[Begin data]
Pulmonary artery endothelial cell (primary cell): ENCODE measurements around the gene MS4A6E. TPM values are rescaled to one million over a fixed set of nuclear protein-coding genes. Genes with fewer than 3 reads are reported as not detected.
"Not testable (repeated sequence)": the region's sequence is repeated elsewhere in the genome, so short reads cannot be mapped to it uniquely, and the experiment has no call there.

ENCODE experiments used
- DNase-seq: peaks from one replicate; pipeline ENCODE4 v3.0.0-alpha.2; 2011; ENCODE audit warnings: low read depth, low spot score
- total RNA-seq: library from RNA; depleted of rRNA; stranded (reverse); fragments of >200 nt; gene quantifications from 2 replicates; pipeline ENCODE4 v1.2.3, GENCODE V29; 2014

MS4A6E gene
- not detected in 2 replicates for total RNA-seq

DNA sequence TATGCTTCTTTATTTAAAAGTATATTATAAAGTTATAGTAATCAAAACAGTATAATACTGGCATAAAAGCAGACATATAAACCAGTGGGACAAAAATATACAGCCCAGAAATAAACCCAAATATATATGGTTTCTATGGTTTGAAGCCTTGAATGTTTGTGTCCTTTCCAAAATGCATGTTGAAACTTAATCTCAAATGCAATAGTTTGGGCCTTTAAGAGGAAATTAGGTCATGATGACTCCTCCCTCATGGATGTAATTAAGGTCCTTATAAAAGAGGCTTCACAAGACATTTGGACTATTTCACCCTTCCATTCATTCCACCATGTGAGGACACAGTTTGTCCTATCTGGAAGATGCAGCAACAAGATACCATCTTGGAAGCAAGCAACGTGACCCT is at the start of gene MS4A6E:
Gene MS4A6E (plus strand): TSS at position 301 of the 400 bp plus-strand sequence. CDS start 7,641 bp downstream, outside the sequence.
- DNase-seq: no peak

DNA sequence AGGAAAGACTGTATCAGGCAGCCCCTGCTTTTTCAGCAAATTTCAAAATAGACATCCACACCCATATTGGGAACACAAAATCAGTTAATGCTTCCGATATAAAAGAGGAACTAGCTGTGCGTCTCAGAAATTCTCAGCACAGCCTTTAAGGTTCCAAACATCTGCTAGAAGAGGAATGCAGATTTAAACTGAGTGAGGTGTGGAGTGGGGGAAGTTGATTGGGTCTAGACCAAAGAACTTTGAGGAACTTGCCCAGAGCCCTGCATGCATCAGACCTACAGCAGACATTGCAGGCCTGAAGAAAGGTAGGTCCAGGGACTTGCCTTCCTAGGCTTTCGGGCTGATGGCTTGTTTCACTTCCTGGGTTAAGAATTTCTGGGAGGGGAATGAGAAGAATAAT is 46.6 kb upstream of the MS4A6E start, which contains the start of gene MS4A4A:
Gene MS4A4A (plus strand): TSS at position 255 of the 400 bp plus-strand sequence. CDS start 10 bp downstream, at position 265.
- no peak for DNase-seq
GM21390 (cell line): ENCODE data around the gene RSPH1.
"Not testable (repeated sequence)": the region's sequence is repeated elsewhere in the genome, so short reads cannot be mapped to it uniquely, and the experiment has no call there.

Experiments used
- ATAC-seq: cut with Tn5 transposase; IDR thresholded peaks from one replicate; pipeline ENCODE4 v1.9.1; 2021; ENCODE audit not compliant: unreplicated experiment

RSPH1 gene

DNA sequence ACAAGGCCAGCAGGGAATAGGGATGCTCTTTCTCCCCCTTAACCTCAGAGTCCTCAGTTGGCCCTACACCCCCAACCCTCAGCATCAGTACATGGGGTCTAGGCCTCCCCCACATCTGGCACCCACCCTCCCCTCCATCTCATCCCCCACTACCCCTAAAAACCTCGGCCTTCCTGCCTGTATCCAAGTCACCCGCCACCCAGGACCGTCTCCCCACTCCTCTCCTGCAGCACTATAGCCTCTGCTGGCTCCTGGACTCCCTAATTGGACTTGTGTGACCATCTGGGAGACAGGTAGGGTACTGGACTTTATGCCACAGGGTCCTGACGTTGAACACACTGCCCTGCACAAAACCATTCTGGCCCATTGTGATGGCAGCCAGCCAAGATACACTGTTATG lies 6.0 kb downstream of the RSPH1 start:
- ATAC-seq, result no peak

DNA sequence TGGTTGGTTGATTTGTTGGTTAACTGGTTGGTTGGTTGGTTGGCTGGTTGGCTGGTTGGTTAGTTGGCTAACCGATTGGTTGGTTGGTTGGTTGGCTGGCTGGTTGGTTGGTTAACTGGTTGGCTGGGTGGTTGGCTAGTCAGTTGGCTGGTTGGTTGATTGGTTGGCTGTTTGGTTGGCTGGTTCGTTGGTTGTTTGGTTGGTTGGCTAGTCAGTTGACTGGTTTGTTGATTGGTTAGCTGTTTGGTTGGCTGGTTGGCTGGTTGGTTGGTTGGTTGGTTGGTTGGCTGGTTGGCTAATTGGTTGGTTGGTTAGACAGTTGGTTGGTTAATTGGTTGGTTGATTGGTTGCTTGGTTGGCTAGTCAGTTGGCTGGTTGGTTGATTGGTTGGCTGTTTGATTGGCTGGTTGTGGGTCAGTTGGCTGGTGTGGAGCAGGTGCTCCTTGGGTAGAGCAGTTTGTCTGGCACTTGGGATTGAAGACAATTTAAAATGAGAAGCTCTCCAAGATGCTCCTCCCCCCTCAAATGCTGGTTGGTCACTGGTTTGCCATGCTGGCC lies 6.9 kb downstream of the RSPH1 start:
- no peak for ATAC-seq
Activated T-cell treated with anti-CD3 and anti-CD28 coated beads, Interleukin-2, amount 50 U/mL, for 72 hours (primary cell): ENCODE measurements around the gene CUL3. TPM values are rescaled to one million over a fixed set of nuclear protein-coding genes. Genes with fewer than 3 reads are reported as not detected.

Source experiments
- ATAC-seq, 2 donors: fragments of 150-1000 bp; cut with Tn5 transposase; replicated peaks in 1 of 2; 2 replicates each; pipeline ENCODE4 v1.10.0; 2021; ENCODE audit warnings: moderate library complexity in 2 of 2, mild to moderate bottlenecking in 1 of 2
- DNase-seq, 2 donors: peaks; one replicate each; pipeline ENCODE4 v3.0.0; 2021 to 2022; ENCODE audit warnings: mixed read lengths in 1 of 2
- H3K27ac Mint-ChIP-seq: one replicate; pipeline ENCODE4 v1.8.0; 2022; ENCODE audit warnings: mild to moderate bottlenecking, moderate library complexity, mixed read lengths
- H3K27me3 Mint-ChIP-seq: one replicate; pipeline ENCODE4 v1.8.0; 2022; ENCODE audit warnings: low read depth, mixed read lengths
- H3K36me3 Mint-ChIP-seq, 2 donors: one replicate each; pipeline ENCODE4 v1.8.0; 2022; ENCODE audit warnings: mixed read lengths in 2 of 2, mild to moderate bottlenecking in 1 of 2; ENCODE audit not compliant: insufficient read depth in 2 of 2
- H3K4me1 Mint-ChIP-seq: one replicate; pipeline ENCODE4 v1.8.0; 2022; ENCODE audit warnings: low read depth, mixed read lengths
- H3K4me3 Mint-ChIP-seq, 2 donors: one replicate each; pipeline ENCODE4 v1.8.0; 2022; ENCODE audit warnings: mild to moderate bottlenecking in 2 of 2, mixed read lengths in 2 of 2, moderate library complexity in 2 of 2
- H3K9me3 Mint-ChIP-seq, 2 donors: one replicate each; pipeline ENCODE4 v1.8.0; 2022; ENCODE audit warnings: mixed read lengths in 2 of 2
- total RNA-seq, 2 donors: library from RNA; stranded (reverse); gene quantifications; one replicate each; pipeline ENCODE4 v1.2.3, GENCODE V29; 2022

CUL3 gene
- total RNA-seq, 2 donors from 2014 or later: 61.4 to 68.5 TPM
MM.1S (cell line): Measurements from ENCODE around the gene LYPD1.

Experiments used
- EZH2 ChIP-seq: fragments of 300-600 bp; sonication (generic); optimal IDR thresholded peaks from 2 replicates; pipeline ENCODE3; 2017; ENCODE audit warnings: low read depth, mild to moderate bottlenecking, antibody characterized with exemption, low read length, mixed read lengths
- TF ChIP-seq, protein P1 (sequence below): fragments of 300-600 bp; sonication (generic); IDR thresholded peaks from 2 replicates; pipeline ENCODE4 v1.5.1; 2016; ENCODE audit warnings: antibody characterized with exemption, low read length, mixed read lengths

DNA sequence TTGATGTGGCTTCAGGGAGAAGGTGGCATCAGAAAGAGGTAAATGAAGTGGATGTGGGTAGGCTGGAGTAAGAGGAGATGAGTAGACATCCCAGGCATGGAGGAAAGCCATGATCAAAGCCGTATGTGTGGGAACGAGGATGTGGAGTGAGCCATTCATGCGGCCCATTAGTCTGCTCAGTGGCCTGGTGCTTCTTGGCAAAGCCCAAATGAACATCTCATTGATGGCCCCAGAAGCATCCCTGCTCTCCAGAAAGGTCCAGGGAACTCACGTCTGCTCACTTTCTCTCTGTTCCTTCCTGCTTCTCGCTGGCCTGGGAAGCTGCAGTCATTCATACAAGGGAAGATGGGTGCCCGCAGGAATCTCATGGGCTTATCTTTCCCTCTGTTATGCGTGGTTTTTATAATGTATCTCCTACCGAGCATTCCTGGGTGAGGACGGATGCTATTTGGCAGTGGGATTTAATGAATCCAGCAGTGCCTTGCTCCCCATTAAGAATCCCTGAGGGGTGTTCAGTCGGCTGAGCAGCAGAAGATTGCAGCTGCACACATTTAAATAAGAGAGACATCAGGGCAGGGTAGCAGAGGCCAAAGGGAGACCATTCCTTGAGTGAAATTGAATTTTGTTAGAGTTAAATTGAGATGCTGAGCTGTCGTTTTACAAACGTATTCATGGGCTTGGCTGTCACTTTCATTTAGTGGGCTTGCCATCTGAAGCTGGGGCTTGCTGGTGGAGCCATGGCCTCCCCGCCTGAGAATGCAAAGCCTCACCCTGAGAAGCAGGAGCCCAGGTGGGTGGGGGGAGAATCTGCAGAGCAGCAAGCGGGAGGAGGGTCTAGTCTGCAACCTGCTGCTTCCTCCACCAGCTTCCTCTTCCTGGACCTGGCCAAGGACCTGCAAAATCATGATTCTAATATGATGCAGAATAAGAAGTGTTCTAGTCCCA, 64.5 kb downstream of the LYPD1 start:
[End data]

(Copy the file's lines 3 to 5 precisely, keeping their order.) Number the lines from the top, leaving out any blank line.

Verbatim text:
ENCODE experiments used
- DNase-seq: peaks from one replicate; pipeline ENCODE4 v3.0.0-alpha.2; 2011; ENCODE audit warnings: low read depth, low spot score
- total RNA-seq: library from RNA; depleted of rRNA; stranded (reverse); fragments of >200 nt; gene quantifications from 2 replicates; pipeline ENCODE4 v1.2.3, GENCODE V29; 2014